From poetry and fiction to personal essays to investigative journalism, the newest wave of emerging Irish authors are an eclectic and talented bunch. Here are just a few of the names you should keep an eye out for on bookshelves near you.

Megan Nolan

Nolan is a Waterford-born writer and artist who is currently based in London. She’s currently writing a book of creative non-fiction about body dysphoria and the female identity in romantic relationships. Her work is visceral, important and deeply affecting. She has read and performed at venues like the Irish Museum Of Modern Art, The South London Gallery and Kunstraum Gallery. An incredible essay of hers appeared in acclaimed London literary journal Eros, and you can read it here.

Sally Rooney

Seven publishers were vying for Conversations With Friends, the debut novel from Mayowoman Rooney. In the end, the prestigious Faber and Faber won out, and you can get your hands on the book this June. It’s a story of two friends, Frances and Bobbi, and their intense and often fractious relationship. Rooney’s superb short story Mr Salary was published by Granta, and recently long-listed for the Sunday Times Short Story Award you can read it here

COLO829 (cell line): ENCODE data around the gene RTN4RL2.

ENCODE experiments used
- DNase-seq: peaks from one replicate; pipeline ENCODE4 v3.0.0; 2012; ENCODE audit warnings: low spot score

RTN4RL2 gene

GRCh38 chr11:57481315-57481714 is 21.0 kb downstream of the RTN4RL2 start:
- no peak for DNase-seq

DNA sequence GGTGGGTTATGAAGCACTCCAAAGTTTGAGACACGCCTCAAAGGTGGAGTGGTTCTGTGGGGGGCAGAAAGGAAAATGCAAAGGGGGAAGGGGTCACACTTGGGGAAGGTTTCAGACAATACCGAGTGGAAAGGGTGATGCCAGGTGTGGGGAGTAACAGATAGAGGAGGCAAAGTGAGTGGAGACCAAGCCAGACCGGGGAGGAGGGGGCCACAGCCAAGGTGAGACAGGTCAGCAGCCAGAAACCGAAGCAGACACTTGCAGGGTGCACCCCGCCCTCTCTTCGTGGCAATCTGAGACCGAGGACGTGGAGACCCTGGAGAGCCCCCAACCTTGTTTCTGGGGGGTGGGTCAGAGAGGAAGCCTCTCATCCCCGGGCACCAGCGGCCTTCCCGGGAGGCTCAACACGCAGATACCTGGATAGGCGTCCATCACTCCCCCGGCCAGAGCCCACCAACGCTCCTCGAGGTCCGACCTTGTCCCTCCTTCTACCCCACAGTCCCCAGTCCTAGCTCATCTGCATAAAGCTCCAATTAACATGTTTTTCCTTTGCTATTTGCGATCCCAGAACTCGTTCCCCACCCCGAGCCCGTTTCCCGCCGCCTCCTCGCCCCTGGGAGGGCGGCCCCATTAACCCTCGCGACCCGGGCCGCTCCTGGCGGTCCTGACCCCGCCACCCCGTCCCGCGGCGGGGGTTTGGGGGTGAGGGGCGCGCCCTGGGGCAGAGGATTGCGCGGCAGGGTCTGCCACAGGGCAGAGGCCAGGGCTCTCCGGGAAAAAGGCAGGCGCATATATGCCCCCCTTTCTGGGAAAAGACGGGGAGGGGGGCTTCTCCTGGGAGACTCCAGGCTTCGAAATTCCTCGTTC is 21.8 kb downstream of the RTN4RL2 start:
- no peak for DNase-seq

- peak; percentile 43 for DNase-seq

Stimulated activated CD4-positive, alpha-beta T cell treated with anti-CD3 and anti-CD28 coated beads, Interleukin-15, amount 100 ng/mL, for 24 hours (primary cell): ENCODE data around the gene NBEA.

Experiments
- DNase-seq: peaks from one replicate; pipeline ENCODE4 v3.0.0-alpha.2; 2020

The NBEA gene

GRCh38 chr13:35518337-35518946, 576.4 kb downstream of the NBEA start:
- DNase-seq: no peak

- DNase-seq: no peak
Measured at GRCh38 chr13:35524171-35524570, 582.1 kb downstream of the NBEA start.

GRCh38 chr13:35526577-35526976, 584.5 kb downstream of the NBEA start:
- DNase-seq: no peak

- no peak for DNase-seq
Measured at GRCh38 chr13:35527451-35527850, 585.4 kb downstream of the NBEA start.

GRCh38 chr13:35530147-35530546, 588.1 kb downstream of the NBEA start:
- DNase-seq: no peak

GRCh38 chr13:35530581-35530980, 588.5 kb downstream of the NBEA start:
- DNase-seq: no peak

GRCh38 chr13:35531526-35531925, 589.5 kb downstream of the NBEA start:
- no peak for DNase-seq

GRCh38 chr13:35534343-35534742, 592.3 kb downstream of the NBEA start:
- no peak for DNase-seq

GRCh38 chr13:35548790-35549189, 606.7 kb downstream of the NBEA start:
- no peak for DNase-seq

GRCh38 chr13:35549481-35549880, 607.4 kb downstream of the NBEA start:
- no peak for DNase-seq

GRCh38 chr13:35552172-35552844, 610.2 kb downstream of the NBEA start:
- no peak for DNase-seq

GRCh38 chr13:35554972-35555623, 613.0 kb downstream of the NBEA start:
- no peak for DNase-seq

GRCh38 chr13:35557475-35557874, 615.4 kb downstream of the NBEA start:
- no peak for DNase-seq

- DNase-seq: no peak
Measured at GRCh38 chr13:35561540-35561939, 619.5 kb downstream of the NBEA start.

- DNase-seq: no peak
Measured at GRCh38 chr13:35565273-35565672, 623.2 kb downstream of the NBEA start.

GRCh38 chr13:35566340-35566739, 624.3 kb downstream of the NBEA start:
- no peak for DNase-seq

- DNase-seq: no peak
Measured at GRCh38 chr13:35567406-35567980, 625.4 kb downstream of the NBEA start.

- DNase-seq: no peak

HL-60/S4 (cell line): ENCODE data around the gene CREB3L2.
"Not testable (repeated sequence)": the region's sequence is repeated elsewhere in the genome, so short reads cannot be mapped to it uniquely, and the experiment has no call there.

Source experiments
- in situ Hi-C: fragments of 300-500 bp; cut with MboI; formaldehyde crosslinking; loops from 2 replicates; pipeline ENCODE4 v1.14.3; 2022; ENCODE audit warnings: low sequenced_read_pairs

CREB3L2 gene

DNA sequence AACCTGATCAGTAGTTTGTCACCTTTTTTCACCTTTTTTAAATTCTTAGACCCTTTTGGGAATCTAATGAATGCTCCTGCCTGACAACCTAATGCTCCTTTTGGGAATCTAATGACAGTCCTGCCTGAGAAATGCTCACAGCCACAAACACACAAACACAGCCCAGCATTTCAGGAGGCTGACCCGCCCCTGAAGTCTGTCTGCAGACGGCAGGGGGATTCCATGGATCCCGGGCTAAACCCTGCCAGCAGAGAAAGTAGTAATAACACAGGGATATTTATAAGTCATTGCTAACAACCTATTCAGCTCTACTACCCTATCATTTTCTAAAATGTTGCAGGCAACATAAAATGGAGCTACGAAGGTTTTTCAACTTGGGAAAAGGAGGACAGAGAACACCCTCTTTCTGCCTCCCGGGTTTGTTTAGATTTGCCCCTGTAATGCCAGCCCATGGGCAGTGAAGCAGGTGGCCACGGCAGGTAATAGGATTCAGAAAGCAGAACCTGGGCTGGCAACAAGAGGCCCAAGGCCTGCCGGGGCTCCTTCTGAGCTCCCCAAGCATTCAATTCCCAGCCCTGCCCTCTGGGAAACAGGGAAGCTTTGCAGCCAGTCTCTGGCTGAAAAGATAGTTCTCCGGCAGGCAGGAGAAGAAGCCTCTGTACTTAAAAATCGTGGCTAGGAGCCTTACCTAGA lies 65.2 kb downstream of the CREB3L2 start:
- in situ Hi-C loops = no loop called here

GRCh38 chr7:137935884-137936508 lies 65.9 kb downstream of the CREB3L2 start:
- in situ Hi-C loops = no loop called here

Sarah Baume

Following the success of her debut novel Spill Simmer Falter Wither, Baume’s second book has been one of the most anticipated of this year. Published again by Tramp Press, A Line Made By Walking chronicles the breakdown of an artist who moves from  her dank Dublin bedsit back to rural Ireland. A studied and intricate work. Read an extract from A Line Made By Walking here.

Listen: Sara Baume's audio essay on simplicity and wisdom for RTÉ Arena:


Michael Naghten Shanks

One of Ireland’s most interesting new poetic voices, Shanks has had work published in Gorse, The Penny Dreadful and is a former editor of the online literary journal Bohemyth. His debut pamphlet, Year Of The Ingenue is published by Eyewear Books, and his poem Love / Hotel / Love made the Listowel Writers Week Irish Poem of the Year 2016 Shortlist - read it here.

Mark O’Connell:

Journalist O’Connell’s acclaimed non-fiction book To Be A Machine (out in the US this week, and in Ireland in Aprilexplores how transhumanism has achieved critical mass and meets the wealthy billionaires and innovators who are at the forefront of the movement, from biohackers to scientists presenting artificial superintelligence as an urgent threat. It promises to be a fascinating look at how technology and our obsession with it is impacting our very humanity. Read his fascinating account of one man’s quest for immortality here.